Despite these distractions, physicians should provide patients with the care and attention they deserve, even though this task is harder than ever. Ironically, we physicians increasingly feel that no one is giving us care and attention. We’re not getting it from the government. We’re not getting it from the insurance companies. We're not getting it from the press. We're certainly not getting it from the legal community. Our patients may be our last best hope for showing us some understanding. This gesture would revitalize us and shake off the demons. Then, we could try a little harder to give you Marcus Welby, M.D. instead of Dr. Gregory House.

Friday, October 16, 2009

Tort Reform vs Defensive Medicine: Place Your Bets!

In my 20 years of medical practice, no issue provokes more physician angst than the unfair medical malpractice situation we physicians endure. It is the wound that will not heal. Physicians pursue one primary strategy to protect ourselves at the expense of our patients and society; we practice defensive medicine. Defensive medicine is omnipresent and burns up billions of health care dollars that we need so desperately.

Defensive medicine, I strongly believe, is practiced by nearly every physician in the country. If you suspect that this is hyperbole, ask your own doctor, although you may find him defensive about the subject. It’s not actual lawsuits that are suffocating doctors; it’s the fear of of being sued. The aura of litigation hovers in your doctor’s office during your office visits. It's like carbon monoxide. You can't see it or smell it. But, it is real and it is potent.

Attorneys and others reject our defensive posture. They argue that we should simply perform tests and treatments that are medically necessary. Good medicine, they claim, will protect us. Their truth, however, will not set us free. A physician who has a dagger raised above his head cannot ignore this threat when advising patients. ‘Good medicine’ won’t stop a case from being filed against an innocent doctor. A system that can ensnare an innocent physician for months or years is patently defective. We practice defensively as a filter to keep us out of the medical arena in the first place. If we are ultimately released after discovery and depositions, from a case that should never have involved us, we don't agree that our belated dismissal is evidence that the system is working.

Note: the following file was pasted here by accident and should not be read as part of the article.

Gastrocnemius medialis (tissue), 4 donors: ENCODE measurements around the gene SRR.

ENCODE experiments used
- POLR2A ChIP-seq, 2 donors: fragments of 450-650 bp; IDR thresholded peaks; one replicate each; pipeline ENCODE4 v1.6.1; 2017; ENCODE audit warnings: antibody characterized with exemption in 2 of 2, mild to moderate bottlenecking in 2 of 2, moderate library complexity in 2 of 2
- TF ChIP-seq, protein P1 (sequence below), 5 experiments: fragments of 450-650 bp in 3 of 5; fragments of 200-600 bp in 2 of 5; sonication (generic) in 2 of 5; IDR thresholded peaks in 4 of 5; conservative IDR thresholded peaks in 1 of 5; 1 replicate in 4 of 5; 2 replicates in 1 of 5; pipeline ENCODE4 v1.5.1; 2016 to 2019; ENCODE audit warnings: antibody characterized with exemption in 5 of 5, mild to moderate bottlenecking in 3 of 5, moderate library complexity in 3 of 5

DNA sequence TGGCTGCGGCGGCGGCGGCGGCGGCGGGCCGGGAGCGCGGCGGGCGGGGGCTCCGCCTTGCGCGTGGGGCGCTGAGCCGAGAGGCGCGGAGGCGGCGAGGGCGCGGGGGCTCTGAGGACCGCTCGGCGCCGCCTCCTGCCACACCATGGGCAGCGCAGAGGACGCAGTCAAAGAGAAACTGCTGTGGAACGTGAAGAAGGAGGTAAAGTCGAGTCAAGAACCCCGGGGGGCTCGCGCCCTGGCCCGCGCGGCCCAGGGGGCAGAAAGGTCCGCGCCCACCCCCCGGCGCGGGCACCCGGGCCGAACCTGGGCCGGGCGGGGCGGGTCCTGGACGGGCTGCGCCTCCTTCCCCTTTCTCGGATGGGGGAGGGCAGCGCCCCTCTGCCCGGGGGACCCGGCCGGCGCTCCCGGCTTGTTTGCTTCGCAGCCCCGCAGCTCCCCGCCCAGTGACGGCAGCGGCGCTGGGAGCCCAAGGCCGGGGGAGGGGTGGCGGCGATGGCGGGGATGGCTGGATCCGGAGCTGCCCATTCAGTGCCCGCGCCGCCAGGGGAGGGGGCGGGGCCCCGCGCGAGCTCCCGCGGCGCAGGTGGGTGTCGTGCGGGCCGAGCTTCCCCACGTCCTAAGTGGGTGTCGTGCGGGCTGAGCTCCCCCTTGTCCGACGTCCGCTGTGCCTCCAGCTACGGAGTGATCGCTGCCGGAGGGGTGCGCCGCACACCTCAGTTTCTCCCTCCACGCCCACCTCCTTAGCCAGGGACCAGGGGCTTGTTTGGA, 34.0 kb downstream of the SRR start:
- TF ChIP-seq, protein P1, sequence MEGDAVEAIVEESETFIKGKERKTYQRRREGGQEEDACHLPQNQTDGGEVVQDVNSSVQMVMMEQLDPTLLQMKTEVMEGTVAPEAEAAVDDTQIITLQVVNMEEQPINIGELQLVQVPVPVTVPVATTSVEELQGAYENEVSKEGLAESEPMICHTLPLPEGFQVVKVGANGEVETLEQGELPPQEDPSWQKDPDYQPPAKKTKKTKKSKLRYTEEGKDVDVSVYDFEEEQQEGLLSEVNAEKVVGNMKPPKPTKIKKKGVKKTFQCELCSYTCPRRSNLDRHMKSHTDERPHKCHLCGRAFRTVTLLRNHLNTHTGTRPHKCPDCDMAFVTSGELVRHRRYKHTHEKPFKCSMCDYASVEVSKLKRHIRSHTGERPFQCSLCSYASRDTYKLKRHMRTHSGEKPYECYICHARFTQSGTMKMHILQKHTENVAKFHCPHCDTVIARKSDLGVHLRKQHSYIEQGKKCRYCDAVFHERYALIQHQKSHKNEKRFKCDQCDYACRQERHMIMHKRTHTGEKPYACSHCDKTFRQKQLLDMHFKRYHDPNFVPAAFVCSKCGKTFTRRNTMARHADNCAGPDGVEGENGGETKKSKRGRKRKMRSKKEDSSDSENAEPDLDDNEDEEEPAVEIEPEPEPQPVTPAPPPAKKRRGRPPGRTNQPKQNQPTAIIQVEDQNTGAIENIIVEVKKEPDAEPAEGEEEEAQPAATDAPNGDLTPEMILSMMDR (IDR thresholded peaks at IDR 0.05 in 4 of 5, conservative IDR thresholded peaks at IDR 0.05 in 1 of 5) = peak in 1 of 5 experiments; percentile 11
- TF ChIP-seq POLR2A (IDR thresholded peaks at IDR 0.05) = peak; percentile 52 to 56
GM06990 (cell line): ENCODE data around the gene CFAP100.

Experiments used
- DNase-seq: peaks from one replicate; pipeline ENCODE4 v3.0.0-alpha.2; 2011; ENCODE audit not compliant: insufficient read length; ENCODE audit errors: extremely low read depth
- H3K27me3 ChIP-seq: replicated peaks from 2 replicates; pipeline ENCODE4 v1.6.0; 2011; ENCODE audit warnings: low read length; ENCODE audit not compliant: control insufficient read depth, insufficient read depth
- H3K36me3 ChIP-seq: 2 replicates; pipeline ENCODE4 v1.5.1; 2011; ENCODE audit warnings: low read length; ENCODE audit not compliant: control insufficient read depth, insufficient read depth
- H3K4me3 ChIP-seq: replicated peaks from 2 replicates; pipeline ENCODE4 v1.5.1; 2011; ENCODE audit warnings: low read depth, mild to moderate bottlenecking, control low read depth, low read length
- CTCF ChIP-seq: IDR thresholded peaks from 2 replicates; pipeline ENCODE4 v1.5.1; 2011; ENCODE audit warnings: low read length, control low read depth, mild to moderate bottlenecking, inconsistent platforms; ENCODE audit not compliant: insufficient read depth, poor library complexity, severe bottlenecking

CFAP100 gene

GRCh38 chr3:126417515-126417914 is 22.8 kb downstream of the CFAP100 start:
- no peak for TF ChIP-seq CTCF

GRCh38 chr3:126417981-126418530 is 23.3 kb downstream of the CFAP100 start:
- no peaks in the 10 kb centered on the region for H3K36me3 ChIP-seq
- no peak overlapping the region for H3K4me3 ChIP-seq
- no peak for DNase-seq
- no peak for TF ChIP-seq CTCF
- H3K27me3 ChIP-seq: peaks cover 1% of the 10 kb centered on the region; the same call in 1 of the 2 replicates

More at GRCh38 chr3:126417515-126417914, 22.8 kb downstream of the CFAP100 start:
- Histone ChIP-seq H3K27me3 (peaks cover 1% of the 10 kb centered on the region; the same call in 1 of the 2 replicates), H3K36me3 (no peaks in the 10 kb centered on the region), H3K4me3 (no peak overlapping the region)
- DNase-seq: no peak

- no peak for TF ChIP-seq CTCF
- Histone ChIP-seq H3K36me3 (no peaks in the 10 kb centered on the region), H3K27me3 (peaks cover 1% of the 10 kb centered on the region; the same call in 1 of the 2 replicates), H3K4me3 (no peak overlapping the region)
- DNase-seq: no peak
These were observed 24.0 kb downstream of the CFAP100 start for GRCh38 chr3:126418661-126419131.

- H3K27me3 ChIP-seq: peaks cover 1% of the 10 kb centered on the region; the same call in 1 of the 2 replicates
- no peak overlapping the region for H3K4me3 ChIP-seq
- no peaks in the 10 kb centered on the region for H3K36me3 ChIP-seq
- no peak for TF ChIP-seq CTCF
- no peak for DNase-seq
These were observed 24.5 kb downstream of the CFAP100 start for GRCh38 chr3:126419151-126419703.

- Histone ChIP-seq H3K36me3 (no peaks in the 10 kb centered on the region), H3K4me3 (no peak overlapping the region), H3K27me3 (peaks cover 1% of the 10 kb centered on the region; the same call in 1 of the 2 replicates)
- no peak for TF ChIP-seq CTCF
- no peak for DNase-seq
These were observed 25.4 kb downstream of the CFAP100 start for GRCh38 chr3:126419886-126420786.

Casey Fiano at American Issues Project blames avaricious trial lawyers for forcing physicians to become diagnostic testing machines. I don’t. While I agree that many trial lawyers have lost sight of the noble mission of their profession, they are operating within a corrupt, but legal system. We need new rules. If football games had no rules or referees, then every game would become a melee. Would this be the players’ fault?